No Products in the Cart
By John Branch (NY TIMES)
Mount Everest is the tallest and most famous mountain in the world — a global beacon and metaphor wrapped in awe and mystery. It is also one of the most accessible big mountains in the world, bringing hundreds of climbers and thousands to its base camp in a typical season.
At 29,029 feet (8,848 meters), Everest is the world’s tallest mountain. It straddles Nepal and Tibet.
Most climb Everest from the Nepal side. From Kathmandu, Nepal’s bustling capital, mountaineers take a short flight to Lukla, then trek about 10 days to Everest Base Camp (17,500 feet). Most will spend weeks there in the spring, acclimating to the altitude with rest and day hikes, waiting for the route to Everest’s summit to open in May.
In 2017, six people died, a typical number, including a cook in Base Camp and an Indian man near the summit. A seventh, famous mountaineer Ueli Steck, died in a fall on a nearby mountain while waiting for Everest’s route to open.
Nearly 300 people are known to have died on Everest. Nepal’s government estimates that most of them, perhaps 200, remain there.
Most famously, as depicted in popular culture, climbers die from exposure to the elements — the subfreezing temperatures and the high altitude, especially after running out of supplemental oxygen and getting caught in sudden storms. But many climbers die from falls and avalanches, and others from health problems like heart attacks. Increasingly, climbers worry about the role of the crowds on Everest, where routes can be jammed with people desperate to reach the summit. More than 20 years after it was published, Jon Krakauer’s “Into Thin Air” remains the cautionary tale.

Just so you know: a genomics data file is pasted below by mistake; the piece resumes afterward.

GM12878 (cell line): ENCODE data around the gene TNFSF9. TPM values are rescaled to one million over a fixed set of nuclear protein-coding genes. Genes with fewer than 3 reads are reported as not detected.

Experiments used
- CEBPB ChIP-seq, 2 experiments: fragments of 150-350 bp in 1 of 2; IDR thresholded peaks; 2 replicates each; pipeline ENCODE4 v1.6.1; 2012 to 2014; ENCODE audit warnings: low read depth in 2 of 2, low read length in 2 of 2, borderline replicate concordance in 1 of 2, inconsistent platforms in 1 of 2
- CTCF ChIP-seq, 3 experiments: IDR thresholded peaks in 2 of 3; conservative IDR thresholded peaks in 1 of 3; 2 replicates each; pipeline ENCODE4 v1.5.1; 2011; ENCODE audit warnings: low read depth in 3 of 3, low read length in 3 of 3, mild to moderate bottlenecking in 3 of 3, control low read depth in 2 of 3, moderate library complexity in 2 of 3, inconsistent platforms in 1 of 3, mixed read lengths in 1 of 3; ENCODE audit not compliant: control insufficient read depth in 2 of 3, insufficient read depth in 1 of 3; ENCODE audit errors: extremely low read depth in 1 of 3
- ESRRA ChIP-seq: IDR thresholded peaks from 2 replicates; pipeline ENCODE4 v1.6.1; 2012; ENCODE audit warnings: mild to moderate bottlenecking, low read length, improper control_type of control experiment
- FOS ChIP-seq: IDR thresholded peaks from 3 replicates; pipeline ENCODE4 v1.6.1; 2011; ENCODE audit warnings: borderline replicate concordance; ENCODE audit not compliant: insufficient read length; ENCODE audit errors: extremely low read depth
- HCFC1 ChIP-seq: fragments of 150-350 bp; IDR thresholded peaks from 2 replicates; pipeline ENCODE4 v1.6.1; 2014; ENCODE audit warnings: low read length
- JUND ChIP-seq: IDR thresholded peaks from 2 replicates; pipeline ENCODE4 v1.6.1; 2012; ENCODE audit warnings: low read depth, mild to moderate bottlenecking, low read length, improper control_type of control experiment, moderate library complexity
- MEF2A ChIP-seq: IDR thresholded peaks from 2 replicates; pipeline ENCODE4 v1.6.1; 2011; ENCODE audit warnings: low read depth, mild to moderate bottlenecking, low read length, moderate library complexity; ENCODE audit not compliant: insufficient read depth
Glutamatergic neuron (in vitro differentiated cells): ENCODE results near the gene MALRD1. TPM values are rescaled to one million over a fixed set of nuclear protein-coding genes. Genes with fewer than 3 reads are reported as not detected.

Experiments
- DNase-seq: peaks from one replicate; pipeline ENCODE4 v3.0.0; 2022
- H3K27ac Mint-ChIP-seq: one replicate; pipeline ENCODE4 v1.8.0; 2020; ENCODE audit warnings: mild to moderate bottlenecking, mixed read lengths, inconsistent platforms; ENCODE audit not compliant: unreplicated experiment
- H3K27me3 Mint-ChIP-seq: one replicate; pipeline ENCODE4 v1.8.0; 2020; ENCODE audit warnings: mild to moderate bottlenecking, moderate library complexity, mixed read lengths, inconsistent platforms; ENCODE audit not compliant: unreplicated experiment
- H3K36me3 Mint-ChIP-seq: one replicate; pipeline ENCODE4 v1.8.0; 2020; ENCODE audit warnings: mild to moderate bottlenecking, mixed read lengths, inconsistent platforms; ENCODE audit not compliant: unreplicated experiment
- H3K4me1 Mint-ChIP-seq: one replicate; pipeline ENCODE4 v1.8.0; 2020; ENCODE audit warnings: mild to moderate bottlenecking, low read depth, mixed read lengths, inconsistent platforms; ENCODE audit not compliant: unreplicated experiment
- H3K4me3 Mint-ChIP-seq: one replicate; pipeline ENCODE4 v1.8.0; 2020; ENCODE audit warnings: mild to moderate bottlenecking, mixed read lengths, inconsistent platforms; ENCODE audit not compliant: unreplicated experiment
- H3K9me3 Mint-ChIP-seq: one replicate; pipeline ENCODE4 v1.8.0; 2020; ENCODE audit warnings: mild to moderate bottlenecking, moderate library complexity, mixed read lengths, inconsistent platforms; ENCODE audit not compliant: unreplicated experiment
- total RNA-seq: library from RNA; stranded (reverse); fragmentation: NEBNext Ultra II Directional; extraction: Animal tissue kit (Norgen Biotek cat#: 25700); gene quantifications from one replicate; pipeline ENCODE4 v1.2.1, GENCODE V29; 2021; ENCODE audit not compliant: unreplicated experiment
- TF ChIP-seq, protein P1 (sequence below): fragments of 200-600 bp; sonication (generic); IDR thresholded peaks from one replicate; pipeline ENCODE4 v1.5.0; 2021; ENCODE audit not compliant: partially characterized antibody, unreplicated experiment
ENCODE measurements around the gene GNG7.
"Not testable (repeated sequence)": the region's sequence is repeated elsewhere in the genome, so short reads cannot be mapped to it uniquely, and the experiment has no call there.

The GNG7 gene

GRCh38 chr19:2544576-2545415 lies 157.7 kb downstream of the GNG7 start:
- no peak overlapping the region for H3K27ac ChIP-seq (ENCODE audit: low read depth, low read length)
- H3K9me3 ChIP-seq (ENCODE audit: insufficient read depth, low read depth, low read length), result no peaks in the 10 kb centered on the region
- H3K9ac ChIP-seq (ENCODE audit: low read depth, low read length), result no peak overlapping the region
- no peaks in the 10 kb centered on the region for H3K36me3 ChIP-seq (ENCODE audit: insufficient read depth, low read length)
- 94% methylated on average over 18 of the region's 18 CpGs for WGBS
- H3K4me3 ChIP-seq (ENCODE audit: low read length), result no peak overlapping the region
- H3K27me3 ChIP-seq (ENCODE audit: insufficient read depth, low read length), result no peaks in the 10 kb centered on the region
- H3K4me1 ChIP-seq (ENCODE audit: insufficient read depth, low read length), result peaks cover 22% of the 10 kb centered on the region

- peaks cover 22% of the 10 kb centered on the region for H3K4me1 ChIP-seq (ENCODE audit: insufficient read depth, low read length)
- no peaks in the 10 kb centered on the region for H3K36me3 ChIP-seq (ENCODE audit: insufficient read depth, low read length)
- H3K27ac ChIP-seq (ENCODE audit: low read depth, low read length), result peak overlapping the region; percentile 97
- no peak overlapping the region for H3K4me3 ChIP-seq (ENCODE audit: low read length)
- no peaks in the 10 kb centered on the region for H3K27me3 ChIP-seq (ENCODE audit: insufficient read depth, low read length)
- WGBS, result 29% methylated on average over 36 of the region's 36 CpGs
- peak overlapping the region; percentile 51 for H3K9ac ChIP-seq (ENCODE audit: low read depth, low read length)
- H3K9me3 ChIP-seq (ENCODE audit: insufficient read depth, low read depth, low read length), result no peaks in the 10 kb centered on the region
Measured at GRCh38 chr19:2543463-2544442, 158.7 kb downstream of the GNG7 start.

The area above 8,000 meters (about 26,000 feet), from Camp 4 to the summit, is called the “death zone,” because of its thin air and brutal weather. With gains in altitude, each breath draws less oxygen for the lungs and bloodstream, which is why most climbers, including guides, use supplemental oxygen.
Typical effects of altitude include headaches, nausea, and exhaustion. But in the death zone, high-altitude cerebral edema can create a lack of muscle control, impaired speech, confusion, and hallucinations. High-altitude pulmonary edema results in coughing and breathing problems. Frostbite, snow blindness and hypothermia are major threats.
The primary barriers are money and fitness. While Nepal’s government has placed restrictions on foreigners — expensive permits, the necessity of hiring an outfitter with guides, and an age requirement of 18, for example — it is only now considering ways to restrict attempts to highly experienced mountaineers.
The range is wide — from nearly $30,000 to $100,000 or more. Foreigners must buy an $11,000 permit from the Nepalese government, plus pay other fees, but the variance has to do with the outfitters hired. Some offer Western guides for Western clients, which can be more expensive than local ones, or some hybrid in the ratio between climbers and guides. (For example, 1 local guide per climber, plus one Western guide for every four climbers.) Other substantial costs include travel, gear, oxygen and weeks of food and camping while acclimatizing at Base Camp (17,600 feet).
Guides in the Himalayas are often called “sherpas,” though not all are part of the ethnic group of Sherpa, from which many take their surname. Most are young men, living anywhere from small villages to the chaotic city of Kathmandu, who find they can make more money as a guide than in other lines of work. The Nepal government said that most guides earn about $6,000 per expedition, but the range is broad, from camp cooks (perhaps $2,500) to lead guides ($10,000). They are not immune to the dangers; nearly half the people who have died on Everest have been sherpa guides.